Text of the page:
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Old 07-14-2009, 03:21 PM
 
Location: here
17,028 posts, read 14,549,044 times
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This is very interesting. There seems to be a spectrum of gender confusion among people that all of the posters know or know of. I think that trying to remain neutral for now is probably the best option. He is expressing who he is, and it is very important to love him no matter who he is. But, he may grow out of it. My almost 6 year old son loves playing with the "girl" toys at school. He always wants to play in the kitchen, and used to dress up in the girl dress up clothes. His favorite colors are pink and purple. He also really like flowers (live ones) and seems to have an opinion about how things are decorated. He could grow up to be gay or he could grow up to be a straight landscape designer. Who knows? He never asks me to buy girls clothes for him to wear on a day to day basis. He seems to understand that he is a boy, and seems perfectly happy dressing like a boy for school. I do sometimes find myself discouraging some of his behavior not because I have a problem with it, but because I don't want him to get made fun of. The first time (age 4) that he came home and told me that his friends told him to put on the dress at school and then all laughed, I told him that if he WANTS to wear it, that is ok, but that he shouldn't wear it just because his friends told him to. I think it is normal behavior to a point. It is a hard situation. I think the most important thing is for kids to feel loved by their families no matter what.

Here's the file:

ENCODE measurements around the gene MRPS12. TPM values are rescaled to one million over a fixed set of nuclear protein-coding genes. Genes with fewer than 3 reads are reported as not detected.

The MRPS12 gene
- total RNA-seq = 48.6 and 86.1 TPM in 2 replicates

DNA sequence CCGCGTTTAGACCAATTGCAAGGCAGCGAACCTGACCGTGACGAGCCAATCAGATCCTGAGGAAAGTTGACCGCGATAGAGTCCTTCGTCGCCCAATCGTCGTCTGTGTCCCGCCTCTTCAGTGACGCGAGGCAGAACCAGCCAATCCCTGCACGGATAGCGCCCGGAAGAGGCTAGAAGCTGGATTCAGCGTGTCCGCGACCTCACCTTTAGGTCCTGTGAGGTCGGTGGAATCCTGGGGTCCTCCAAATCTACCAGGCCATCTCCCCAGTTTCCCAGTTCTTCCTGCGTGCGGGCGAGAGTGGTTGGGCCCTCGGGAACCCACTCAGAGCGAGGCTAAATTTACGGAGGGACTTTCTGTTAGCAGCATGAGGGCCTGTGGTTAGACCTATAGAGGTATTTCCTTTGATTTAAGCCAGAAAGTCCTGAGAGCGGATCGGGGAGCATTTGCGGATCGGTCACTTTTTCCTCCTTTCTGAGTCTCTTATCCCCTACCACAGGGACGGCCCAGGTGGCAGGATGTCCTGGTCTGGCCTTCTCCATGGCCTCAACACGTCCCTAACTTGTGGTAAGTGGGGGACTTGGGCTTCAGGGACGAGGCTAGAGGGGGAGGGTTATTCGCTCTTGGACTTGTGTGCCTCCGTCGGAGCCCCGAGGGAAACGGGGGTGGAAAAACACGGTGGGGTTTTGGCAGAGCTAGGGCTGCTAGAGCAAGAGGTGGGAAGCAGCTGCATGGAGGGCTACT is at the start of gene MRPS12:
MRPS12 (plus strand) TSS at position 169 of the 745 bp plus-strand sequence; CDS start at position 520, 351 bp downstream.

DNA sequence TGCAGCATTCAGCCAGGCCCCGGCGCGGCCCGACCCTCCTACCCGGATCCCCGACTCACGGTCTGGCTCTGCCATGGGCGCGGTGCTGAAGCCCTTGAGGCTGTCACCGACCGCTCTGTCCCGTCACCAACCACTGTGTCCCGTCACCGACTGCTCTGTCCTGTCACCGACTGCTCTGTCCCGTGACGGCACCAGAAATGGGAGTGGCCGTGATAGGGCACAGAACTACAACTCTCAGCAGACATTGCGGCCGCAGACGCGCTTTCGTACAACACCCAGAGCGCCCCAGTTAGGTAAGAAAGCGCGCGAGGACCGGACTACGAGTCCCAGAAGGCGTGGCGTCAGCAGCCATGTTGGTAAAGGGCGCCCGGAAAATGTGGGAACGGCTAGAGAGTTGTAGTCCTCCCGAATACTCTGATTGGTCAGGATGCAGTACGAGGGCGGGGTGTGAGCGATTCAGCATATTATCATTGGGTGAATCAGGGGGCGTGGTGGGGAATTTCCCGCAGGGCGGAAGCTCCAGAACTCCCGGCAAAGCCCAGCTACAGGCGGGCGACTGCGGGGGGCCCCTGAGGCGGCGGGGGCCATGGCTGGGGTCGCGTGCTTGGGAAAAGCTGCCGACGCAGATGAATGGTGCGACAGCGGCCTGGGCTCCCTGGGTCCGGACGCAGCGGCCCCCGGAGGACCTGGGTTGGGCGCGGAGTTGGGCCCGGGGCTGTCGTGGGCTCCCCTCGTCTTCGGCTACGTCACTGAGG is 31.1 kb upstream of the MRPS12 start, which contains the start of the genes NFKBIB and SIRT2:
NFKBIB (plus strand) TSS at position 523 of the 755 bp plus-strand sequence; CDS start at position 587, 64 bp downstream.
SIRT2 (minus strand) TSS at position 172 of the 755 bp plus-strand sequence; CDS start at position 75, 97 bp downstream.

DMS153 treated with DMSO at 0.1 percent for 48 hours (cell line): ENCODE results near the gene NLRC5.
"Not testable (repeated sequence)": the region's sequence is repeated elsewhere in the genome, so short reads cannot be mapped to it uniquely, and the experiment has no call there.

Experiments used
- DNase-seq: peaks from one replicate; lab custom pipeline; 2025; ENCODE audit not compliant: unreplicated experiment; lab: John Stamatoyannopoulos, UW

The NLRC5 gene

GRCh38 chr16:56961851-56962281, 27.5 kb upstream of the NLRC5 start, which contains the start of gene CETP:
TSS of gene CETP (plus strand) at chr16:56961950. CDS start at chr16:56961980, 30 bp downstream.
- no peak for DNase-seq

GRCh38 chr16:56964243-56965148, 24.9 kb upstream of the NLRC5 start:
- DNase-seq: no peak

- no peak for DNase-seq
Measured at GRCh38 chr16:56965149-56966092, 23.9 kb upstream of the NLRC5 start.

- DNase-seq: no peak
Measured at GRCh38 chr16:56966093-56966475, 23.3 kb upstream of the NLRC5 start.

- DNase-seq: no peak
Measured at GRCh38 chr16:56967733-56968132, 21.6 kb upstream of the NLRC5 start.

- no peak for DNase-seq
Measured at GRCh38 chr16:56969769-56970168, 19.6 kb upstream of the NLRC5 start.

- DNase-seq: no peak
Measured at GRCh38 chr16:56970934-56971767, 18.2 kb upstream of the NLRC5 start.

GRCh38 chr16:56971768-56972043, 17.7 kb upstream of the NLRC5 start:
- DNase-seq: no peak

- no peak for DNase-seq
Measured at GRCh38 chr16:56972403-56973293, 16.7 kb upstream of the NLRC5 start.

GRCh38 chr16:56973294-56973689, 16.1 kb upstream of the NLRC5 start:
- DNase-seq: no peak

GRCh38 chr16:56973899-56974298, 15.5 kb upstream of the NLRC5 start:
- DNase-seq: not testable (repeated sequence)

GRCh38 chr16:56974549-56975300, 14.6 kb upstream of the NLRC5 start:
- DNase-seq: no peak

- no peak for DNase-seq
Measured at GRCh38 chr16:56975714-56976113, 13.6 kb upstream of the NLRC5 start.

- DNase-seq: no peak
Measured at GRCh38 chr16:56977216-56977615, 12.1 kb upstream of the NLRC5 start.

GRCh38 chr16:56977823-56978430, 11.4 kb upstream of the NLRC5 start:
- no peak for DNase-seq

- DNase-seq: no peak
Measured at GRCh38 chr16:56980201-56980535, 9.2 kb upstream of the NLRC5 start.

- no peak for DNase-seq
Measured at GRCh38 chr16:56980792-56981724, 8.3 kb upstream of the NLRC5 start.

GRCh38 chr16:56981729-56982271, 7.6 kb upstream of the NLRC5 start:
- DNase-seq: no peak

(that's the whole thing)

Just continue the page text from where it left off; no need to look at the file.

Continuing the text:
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Old 07-14-2009, 03:48 PM